Bun­dled-pay­ment demo shows re­turns

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Bun­dled-pay­ment demo starts show­ing re­turns

Let’s say a pa­tient goes into a hos­pi­tal for hip re­place­ment surgery, and a few months later, gets a check in the mail for $300. And let’s say the or­tho­pe­dic sur­geon who re­placed the hip gets to pocket a cou­ple ex­tra hun­dred dol­lars in the deal. The hos­pi­tal where the surgery takes place, mean­while, slashes its costs and im­proves qual­ity.

That’s what ap­pears to be hap­pen­ing at Bap­tist Health Sys­tem in San An­to­nio be­cause of a Medi­care demon­stra­tion project on global pay­ments. The acute-care episode, or ACE, demon­stra­tion project launched at Bap­tist Health in June 2009. Four other hos­pi­tals or sys­tems are also par­tic­i­pat­ing in the three-year pro­gram.

The global pay­ment cov­ers all Medi­care Part A and Part B ser­vices for Medi­care feefor-ser­vice pa­tients re­quir­ing in­pa­tient stays for spec­i­fied pro­ce­dures, or “episodes.” These episodes are re­stricted to se­lect car­dio­vas­cu­lar or or­tho­pe­dic pro­ce­dures. Two of the five sites are run­ning the demon­stra­tion in both cat­e­gories, while the other three in­volve only car­diac care or or­tho­pe­dics.

The hos­pi­tals must meet and ex­ceed cer­tain qual­ity bench­marks to par­tic­i­pate. They com­mit to a lower pay­ment from Medi­care, while physi­cians can get as much of a 25% bonus on top of their full Medi­care pay­ment per episode. The bonus comes from gain­shar­ing, where the hos­pi­tal and physi­cians share sav­ings from low­er­ing the costs of med­i­cal de­vices used in the pro­ce­dures by open­ing fresh ne­go­ti­a­tions with sup­pli­ers.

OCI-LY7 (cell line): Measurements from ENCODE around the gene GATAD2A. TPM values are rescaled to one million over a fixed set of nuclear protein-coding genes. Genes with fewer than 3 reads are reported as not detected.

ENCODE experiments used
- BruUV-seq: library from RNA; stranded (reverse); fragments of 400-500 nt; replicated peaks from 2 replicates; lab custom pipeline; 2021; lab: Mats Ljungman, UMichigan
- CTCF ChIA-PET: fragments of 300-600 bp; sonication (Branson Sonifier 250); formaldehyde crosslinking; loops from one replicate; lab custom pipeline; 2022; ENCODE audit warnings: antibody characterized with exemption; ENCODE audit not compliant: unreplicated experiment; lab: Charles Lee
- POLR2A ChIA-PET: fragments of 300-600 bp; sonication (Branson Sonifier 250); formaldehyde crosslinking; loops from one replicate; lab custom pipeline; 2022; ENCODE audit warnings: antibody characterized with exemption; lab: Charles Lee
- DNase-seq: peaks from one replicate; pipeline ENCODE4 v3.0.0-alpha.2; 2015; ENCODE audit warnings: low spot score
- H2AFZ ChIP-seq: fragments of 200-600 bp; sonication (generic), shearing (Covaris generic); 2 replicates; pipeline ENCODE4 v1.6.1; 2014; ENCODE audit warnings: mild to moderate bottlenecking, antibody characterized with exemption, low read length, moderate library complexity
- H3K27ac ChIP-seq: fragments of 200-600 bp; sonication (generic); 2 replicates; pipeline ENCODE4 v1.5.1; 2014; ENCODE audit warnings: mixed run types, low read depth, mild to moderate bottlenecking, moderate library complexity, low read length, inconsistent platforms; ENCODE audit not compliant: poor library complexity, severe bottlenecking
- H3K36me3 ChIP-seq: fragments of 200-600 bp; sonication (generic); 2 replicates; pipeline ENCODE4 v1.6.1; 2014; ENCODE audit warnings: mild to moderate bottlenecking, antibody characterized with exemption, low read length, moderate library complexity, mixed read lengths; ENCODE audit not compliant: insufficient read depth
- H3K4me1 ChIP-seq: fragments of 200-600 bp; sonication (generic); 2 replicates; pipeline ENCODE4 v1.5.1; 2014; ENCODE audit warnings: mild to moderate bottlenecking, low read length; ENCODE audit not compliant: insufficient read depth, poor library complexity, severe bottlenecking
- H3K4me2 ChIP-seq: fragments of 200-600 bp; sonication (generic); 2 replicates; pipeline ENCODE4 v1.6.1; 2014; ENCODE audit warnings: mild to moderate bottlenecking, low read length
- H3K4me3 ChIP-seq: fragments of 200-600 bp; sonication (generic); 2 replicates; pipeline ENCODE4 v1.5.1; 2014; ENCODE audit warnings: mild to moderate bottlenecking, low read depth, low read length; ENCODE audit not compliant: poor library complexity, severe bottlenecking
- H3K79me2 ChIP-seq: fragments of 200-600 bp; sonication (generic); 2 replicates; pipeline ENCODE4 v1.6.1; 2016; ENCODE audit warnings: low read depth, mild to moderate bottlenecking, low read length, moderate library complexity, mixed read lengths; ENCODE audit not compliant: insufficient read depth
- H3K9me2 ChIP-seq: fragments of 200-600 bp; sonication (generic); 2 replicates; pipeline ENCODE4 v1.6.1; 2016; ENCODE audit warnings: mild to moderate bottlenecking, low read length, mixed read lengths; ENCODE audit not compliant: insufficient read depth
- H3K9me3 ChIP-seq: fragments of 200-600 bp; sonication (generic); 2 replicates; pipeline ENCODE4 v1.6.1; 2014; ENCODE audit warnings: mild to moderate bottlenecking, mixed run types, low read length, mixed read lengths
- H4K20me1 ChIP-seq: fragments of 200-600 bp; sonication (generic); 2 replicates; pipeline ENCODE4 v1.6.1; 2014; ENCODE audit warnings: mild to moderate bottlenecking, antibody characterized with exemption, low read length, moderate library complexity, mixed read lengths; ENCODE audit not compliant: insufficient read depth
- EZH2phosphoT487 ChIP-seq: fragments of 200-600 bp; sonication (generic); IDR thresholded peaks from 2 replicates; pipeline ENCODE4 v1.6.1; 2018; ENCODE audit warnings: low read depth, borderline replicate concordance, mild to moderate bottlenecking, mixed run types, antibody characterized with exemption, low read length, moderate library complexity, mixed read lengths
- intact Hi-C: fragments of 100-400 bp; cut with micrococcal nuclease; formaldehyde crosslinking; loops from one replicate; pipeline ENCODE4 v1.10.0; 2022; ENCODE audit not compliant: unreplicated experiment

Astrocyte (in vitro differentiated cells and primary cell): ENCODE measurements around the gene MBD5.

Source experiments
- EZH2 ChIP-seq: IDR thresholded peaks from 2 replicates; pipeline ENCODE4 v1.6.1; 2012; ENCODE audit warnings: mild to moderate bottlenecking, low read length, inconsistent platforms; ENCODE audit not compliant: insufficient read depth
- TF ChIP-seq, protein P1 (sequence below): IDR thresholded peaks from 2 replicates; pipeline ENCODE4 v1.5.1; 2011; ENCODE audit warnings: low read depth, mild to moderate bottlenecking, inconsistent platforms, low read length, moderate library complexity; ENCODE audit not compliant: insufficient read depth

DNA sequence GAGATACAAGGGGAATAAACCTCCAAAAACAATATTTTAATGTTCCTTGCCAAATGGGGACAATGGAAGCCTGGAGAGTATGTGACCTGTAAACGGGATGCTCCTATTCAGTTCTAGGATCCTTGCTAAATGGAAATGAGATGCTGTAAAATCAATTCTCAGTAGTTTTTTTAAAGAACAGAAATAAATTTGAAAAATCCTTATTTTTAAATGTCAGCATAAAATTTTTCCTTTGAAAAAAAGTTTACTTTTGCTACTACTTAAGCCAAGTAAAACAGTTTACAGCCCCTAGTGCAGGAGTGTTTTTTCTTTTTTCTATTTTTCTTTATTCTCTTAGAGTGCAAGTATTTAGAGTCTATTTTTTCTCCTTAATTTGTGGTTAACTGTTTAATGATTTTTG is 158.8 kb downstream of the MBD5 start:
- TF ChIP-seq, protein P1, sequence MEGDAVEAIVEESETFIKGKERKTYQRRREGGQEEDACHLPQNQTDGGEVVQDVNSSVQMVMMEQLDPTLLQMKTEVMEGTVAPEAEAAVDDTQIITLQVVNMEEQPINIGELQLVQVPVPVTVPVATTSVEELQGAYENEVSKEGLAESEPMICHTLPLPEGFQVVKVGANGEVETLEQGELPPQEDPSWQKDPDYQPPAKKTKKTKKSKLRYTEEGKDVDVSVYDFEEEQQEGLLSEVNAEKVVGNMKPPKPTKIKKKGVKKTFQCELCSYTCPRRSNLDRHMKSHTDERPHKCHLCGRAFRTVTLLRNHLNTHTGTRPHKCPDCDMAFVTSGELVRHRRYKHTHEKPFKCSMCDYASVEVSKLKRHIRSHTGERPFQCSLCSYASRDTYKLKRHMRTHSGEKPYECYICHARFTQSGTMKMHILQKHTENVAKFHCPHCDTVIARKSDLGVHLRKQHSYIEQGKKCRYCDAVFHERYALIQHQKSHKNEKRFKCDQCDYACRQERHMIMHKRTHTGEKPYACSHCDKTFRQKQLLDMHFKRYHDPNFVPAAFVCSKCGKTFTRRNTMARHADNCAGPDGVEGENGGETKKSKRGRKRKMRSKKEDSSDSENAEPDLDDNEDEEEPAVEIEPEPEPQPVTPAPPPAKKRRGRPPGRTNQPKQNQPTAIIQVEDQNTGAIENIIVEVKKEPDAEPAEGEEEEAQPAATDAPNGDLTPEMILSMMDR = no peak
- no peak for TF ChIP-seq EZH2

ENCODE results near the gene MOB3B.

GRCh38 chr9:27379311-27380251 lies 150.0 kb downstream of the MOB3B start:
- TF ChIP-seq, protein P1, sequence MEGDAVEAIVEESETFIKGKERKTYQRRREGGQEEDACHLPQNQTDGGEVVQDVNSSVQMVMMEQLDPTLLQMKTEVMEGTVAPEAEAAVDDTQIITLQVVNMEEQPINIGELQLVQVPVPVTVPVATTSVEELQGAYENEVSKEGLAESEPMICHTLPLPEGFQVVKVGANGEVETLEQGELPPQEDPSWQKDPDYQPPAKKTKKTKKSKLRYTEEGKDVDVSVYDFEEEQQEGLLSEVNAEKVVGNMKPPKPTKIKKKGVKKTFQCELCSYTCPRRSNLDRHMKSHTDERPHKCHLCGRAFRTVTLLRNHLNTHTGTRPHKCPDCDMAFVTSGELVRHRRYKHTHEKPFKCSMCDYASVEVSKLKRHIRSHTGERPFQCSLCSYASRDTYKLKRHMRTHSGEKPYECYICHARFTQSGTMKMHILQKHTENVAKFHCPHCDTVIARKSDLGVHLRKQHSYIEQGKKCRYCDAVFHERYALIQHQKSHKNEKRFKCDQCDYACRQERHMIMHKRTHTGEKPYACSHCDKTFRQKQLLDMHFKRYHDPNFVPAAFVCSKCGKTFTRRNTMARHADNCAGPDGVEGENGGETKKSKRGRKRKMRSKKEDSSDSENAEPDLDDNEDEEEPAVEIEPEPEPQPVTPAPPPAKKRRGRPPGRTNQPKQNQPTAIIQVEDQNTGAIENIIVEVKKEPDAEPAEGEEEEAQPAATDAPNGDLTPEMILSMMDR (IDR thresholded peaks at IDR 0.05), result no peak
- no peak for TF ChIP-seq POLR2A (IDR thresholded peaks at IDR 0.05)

“To me, that’s been the magic of this whole pro­gram,” says Michael Zucker, se­nior vice pres­i­dent and chief devel­op­ment of­fi­cer at Bap­tist Health. “We can im­pact costs and qual­ity when we are aligned.”

Dur­ing the past 18 months, Bap­tist Health has reaped $4 mil­lion to­tal in de­vice and sup­ply sav­ings, pass­ing on $558,000 to the 150 physi­cians par­tic­i­pat­ing. The nearly 2,000 pa­tients who have re­ceived surg­eries un­der the pro­gram have re­ceived $60,000 back for their trou­ble, or about $300 a pa­tient, Zucker says. “If you were to take the ACE pro­gram away to­day, peo­ple would re­sist,” he says.

There have been bumps in the road, mostly get­ting the pro­gram started. Two of the sites launched the demo a year and a half late. Ex­em­pla St. Joseph Hos­pi­tal in Den­ver and Lovelace Health Sys­tem, Al­bu­querque, both started on Nov. 1. The CMS says these pro­grams will run a full three years.

Both or­ga­ni­za­tions say the CMS and the con­trac­tor man­ag­ing the project de­layed the start be­cause of tech­ni­cal prob­lems.

The ACE demo project is be­ing man­aged by Trail­Blazer Health En­ter­prises, a Dal­las-based sub­sidiary of Blue Cross and Blue Shield of South Carolina. Trail­Blazer has been a CMS con­trac­tor for 40 years and has about 1,000 em­ploy­ees. In 1999, the South Carolina Blues pur­chased Trail­Blazer from Blue Cross and Blue Shield of Texas.

Sheila Ste­wart, di­rec­tor of the ACE demon­stra­tion project at Trail­Blazer, says the pro­gram has been tricky only in the sense that it is a new way of pay­ing claims. But it has not re­quired any ad­di­tional staff, and about four peo­ple are ded­i­cated to the project, al­though other em­ploy­ees work on it.